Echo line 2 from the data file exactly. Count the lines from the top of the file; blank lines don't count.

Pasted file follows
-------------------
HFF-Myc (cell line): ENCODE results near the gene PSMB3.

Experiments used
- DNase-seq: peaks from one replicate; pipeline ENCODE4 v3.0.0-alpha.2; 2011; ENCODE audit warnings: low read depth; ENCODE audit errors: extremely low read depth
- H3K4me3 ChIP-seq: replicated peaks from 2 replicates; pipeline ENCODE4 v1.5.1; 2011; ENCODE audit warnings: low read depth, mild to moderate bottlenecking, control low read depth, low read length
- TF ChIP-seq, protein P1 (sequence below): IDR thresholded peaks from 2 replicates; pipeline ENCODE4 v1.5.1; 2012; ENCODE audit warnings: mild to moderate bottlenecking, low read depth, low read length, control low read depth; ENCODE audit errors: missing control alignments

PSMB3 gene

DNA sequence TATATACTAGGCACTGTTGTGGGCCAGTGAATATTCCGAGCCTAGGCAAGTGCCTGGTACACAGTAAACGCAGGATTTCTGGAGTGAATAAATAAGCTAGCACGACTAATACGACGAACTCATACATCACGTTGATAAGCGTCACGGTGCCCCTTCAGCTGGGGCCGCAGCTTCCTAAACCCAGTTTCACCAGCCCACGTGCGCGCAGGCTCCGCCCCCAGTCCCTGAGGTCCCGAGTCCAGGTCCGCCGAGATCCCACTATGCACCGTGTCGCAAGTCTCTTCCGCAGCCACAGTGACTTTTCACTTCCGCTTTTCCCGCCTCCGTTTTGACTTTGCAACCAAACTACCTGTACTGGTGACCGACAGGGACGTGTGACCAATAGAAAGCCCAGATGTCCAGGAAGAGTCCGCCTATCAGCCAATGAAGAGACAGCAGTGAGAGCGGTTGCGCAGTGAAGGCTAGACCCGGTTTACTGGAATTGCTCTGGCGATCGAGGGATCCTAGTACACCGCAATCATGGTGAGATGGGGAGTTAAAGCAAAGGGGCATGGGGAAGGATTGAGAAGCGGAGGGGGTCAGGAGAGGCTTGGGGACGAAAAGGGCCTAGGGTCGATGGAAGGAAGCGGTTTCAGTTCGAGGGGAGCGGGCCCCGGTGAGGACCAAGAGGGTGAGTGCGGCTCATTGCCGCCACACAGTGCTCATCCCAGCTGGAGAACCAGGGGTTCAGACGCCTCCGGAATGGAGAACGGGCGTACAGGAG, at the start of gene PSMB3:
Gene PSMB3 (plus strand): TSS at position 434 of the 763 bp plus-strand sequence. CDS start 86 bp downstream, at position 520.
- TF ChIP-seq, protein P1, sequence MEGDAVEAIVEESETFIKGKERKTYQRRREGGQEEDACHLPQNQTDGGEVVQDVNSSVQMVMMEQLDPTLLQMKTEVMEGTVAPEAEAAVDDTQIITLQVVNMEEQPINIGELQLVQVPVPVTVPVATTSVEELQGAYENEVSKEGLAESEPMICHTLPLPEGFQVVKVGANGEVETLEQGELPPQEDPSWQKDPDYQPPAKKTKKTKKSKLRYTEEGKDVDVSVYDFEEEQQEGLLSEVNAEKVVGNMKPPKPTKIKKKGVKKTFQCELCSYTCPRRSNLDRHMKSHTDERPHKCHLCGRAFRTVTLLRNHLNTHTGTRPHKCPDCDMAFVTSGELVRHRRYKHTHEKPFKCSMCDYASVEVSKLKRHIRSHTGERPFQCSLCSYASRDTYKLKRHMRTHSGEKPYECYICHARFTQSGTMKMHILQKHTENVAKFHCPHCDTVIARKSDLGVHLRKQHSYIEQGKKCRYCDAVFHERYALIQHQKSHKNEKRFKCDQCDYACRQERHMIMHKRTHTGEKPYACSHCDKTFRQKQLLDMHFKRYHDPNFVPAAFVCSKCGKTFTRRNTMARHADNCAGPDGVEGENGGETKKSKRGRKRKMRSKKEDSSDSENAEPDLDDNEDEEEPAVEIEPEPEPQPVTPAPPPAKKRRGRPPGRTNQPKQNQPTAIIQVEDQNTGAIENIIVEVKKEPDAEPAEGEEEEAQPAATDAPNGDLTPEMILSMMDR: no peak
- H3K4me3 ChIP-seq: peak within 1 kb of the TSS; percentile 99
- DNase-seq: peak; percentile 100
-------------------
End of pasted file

Experiments used